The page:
Skip to content

Assisted Living vs. Home Care accent

December 18, 2023 | By

The aging journey can be a grand adventure of self-discovery, deeper relationships, and greater leisure. It can also pose significant challenges. Your loved one's age and health will not undermine their desire to live independently on their own terms. What’s a caregiver to do when a loved one needs additional support? 

Many families choose home care because most older adults want to age at home. It’s a myth that living at home means you and your loved one can’t access the support you need. For many, though, assisted living offers consistency they can’t experience at home. This includes access to care whenever and however they need it, a range of amenities that are difficult to take advantage of at home, and a comfortable, attractive space that maximizes independence. 

How do you help your loved one decide between assisted living versus home care? Here are some factors to consider.

Assisted Living vs. Home Care: What’s the Difference? 

If you’re supporting your loved one at home, you might feel you already know much about home care. Many families find themselves sewing together a tenuous net of home services that demand a lot of family caregivers. However, the truth is that many caregivers aren’t aware of the services they can use while their loved one continues living at home. 

WesleyLife offers a robust range of services, such as Meals on Wheels, in-home health aides and non-medical support, and Adult Day services, which allow family caregivers to tend to other responsibilities while ensuring their loved one is safe and happy. 

Home care doesn’t offer 24/7 support, but it is a great option for older adults who only need a little extra support. With in-home solutions, you contract the services you need and can change the contract as needs shift. This can help your loved one achieve greater independence — and may help prevent caregiver burnout.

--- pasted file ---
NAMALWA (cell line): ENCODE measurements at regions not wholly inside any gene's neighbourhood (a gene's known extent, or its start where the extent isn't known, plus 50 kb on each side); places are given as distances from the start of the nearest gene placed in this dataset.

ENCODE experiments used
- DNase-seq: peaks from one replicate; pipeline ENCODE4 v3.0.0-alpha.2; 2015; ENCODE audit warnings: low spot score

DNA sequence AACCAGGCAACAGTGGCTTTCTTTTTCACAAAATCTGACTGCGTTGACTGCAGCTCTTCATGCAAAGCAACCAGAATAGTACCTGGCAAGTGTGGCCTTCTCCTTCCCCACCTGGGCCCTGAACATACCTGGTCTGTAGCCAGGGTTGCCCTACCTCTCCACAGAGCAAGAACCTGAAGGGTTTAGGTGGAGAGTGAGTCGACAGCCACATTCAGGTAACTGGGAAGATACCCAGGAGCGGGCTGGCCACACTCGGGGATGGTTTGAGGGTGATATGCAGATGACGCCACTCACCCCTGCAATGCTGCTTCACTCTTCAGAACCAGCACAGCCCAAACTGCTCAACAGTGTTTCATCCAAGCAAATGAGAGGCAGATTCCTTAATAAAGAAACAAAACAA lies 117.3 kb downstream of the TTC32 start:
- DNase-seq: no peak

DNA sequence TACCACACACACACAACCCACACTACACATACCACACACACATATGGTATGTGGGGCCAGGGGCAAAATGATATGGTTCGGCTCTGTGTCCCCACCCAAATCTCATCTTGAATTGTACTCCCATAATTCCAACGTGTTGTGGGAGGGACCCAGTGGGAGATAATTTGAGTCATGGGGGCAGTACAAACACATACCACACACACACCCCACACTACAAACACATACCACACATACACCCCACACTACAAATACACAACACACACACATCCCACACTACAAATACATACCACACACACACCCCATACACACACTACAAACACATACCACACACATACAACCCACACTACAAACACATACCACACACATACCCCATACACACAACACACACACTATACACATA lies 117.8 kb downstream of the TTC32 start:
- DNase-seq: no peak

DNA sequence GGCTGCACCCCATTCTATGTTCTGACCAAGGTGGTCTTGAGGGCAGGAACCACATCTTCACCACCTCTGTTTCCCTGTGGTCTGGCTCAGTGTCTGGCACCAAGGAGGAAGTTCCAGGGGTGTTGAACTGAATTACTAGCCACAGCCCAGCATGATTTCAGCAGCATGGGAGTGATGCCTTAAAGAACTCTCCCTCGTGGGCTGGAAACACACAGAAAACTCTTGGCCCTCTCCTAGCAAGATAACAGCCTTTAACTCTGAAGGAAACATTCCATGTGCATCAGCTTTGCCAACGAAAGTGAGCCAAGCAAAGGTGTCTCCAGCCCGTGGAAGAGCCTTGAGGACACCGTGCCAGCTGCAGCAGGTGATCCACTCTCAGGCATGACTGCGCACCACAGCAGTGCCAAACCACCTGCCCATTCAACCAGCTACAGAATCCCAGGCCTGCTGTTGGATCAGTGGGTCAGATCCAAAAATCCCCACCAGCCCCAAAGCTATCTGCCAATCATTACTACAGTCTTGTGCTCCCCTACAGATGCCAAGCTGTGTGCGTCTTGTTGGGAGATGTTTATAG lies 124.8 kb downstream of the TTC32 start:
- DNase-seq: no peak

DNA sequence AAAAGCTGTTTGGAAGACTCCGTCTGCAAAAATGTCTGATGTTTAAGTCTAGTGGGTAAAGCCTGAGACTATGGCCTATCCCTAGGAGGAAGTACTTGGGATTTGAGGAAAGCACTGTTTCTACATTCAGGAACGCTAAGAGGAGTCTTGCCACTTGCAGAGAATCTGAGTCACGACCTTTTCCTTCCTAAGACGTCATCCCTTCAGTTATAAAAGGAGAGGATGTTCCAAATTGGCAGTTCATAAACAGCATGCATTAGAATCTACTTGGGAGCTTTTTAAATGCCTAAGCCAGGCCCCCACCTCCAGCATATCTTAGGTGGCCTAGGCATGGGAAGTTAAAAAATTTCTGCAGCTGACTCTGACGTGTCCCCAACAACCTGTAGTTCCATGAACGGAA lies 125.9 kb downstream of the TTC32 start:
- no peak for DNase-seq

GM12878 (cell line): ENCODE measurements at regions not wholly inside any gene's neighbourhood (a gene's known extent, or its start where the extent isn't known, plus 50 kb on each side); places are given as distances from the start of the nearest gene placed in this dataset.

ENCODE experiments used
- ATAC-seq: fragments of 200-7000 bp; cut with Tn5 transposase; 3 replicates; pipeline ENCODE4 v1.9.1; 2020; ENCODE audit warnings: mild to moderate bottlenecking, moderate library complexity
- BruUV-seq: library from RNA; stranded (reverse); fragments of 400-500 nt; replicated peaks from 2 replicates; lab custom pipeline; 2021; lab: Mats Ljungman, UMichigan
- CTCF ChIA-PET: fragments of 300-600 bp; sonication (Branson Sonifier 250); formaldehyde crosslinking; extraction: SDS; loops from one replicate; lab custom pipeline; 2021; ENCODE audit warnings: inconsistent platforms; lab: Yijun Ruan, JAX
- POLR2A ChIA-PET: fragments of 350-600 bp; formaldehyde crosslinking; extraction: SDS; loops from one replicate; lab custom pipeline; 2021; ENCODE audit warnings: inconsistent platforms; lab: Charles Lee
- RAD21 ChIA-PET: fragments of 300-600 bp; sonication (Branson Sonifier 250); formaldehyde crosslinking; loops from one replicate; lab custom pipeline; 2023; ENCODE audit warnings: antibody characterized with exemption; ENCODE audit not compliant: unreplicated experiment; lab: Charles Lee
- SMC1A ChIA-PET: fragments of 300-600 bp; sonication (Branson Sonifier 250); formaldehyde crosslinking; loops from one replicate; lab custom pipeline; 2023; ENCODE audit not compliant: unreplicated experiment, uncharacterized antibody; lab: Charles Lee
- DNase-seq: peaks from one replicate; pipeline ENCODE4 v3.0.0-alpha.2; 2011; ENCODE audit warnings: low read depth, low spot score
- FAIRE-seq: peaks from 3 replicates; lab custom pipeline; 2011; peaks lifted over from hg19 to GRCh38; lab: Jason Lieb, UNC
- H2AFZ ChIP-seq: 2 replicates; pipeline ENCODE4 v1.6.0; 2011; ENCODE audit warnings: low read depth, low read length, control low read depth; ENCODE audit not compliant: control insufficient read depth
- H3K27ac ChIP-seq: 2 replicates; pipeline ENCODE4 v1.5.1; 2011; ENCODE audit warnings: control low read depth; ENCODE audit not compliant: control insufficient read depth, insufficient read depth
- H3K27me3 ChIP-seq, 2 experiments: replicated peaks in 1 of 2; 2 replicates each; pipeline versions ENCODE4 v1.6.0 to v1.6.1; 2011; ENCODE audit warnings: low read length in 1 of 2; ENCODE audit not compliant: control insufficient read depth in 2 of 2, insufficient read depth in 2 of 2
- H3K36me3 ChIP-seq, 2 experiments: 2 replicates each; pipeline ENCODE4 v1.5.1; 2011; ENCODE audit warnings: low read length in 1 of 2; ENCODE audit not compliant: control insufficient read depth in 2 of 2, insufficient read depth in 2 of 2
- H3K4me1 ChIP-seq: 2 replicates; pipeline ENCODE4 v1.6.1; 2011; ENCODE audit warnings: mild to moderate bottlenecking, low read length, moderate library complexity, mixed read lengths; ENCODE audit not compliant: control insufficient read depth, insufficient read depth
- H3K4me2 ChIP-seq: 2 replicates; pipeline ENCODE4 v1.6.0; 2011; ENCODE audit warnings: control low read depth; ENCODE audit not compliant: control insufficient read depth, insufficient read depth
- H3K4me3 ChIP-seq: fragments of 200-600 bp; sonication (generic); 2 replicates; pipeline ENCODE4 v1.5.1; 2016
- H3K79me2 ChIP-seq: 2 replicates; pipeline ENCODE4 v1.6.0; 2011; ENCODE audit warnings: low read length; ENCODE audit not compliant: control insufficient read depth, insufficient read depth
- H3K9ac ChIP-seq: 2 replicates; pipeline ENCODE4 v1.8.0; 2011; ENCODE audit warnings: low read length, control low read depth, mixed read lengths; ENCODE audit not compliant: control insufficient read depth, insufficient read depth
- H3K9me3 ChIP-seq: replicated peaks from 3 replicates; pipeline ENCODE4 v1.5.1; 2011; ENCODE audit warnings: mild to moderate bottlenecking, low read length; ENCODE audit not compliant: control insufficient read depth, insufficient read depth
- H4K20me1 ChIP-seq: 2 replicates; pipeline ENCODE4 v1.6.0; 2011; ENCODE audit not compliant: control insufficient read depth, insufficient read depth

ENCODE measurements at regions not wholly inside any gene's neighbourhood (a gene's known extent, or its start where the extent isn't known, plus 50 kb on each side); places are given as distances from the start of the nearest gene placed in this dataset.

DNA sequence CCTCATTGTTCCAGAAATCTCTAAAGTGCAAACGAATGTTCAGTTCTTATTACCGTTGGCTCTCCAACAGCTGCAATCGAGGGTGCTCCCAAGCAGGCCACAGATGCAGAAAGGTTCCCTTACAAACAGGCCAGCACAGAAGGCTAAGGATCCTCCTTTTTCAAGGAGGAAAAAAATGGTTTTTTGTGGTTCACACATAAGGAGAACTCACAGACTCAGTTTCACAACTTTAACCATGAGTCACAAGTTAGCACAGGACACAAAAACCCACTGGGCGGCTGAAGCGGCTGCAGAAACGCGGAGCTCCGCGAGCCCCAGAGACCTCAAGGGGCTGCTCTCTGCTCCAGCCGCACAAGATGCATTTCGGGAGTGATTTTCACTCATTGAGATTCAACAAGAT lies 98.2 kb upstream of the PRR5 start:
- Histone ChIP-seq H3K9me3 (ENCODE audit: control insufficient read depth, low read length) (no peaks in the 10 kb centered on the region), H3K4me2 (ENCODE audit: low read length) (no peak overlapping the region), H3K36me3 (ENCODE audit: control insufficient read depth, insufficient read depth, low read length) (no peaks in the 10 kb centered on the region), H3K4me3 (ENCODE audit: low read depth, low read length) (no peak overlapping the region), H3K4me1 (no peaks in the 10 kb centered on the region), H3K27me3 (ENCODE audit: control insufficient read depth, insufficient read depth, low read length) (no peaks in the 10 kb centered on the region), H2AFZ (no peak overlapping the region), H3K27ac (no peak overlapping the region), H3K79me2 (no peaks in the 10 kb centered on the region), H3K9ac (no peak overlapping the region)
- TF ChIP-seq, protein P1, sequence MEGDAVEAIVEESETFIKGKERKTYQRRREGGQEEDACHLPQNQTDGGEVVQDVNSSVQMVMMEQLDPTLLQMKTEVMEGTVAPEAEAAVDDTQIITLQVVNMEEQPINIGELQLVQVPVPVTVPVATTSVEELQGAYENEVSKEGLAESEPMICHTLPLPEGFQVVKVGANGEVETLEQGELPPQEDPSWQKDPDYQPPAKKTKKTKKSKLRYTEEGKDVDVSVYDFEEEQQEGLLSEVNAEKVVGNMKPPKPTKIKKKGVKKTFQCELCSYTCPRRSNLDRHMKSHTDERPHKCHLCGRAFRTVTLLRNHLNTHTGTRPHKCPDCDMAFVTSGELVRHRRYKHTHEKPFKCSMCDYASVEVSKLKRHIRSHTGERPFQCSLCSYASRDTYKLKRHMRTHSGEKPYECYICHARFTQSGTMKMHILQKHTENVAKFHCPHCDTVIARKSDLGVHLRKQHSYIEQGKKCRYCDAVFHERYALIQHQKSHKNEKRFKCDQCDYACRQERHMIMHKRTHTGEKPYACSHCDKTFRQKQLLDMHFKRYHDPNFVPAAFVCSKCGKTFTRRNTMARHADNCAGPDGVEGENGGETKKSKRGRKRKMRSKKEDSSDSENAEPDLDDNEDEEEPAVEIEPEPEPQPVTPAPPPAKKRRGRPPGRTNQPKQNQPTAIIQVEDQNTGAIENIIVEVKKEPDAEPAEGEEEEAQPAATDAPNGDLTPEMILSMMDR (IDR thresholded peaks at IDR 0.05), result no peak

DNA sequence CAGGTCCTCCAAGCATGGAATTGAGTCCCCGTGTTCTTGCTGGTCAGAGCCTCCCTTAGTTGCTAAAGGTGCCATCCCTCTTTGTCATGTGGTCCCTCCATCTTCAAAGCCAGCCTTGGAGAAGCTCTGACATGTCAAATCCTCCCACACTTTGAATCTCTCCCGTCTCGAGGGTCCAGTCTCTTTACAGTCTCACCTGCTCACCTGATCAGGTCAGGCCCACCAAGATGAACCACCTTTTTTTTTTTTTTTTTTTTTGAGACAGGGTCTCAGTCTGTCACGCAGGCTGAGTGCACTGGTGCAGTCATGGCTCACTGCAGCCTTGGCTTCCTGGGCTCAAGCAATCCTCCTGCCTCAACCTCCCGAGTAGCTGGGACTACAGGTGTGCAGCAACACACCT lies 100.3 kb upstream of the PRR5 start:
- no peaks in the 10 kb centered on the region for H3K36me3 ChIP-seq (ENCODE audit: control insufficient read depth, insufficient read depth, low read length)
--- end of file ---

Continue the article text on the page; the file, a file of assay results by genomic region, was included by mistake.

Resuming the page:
Like home care, assisted living offers only the support your loved one needs and wants. But unlike in-home support, assisted living ensures 24/7 access to care. If your loved one’s needs change, an emergency happens, or there’s a change in plans, you can be confident your loved one will receive the care they deserve. 

Assisted living also offers on-campus amenities, such as pools and walking trails, that encourage your loved one to become (or stay) active, nurture their mind, and make new friendships. Together, these amenities may improve well-being. Most assisted living communities also offer meals, so your loved one can prepare food only when they feel like it.

Cost of Assisted Living vs. In-Home Care 

Assisted living offers a higher level of support and a vast range of services and amenities. For this reason, it’s generally more expensive than living at home — but this isn’t always the case. Because assisted living is all-inclusive, it also eliminates many expenses. And if your loved one requires daily comprehensive support, the residential care of an assisted living community might trim your budget

How might assisted living save you money? 

  • If your loved one moves out of their home, they’ll no longer deal with the costs of homeownership and may be able to sell their home to decrease costs. 
  • Assisted living lends predictability to your loved one’s monthly budget. 
  • Long-term care insurance policies will typically pay for assisted living. 
  • You’ll eliminate certain expenses (such as property taxes) and will no longer need to pay for an in-home aide.